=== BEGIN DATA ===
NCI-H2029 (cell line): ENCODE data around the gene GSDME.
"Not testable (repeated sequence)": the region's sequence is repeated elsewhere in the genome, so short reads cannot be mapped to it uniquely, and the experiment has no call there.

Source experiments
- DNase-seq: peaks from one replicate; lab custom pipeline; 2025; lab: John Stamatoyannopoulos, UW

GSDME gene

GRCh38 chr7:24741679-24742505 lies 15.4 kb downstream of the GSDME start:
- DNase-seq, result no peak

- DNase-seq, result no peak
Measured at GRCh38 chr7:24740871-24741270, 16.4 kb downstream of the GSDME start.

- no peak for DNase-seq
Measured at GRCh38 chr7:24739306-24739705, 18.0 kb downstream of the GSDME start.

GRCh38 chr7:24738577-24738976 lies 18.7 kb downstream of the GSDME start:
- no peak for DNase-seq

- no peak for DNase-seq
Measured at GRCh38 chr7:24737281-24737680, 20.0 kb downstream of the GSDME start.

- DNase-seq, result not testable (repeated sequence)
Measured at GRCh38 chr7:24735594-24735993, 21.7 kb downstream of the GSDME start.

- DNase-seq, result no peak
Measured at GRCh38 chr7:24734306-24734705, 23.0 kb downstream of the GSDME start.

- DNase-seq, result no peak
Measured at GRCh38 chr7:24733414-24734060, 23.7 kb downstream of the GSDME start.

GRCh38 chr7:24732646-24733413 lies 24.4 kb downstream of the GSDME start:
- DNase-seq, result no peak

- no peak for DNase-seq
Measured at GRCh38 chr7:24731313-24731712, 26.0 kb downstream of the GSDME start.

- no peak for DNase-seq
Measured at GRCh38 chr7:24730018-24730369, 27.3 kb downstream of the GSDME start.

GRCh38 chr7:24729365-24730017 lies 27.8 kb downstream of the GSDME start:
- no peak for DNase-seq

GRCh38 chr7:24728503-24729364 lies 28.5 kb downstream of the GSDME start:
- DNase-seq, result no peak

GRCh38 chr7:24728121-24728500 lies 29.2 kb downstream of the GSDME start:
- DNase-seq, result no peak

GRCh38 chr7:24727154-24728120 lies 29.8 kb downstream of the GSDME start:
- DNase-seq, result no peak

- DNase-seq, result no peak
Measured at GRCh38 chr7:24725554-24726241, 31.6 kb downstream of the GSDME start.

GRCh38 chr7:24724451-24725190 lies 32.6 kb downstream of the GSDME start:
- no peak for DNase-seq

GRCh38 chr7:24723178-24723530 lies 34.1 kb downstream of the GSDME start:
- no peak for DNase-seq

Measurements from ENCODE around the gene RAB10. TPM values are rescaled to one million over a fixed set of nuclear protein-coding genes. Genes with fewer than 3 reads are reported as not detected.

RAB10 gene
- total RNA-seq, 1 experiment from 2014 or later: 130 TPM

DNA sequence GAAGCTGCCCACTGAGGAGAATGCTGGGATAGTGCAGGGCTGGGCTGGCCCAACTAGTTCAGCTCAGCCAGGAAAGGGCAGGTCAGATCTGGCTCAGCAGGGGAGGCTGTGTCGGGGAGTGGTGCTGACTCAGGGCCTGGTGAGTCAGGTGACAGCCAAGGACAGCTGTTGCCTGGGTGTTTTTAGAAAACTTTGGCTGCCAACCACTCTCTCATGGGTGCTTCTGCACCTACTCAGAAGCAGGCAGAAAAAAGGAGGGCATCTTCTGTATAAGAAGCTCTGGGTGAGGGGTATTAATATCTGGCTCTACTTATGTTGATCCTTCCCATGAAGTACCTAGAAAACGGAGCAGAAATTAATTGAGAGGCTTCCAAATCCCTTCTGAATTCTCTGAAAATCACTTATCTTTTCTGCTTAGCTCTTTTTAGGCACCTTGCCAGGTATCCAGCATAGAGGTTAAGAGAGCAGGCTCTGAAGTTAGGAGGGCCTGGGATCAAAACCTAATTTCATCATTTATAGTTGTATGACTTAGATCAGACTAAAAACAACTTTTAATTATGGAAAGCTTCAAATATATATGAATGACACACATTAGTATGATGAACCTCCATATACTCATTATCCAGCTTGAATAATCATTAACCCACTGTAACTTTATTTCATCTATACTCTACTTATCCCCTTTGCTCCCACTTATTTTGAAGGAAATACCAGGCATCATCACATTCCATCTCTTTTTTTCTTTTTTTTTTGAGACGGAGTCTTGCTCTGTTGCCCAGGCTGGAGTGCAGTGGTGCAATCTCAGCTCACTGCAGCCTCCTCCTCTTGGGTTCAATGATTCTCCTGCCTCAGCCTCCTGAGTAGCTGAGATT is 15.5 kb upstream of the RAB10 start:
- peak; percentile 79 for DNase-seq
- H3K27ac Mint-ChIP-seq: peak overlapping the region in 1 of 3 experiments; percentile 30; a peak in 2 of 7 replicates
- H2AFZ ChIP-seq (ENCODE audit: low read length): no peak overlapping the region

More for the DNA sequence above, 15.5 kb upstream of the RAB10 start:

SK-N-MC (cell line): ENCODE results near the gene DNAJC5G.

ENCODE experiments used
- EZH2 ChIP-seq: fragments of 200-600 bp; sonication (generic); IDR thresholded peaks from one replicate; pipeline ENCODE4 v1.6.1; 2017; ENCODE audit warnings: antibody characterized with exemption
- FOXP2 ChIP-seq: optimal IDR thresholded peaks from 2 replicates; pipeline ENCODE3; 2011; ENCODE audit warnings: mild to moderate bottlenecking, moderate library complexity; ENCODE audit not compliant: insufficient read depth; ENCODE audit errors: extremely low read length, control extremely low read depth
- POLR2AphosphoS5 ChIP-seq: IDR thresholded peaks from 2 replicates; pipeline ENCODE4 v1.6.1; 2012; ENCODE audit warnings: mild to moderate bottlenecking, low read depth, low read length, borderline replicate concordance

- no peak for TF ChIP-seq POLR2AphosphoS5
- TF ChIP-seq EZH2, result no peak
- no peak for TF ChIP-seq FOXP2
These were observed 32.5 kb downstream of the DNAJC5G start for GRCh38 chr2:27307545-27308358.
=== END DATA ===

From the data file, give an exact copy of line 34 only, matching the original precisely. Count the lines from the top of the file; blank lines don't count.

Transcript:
GRCh38 chr7:24727154-24728120 lies 29.8 kb downstream of the GSDME start: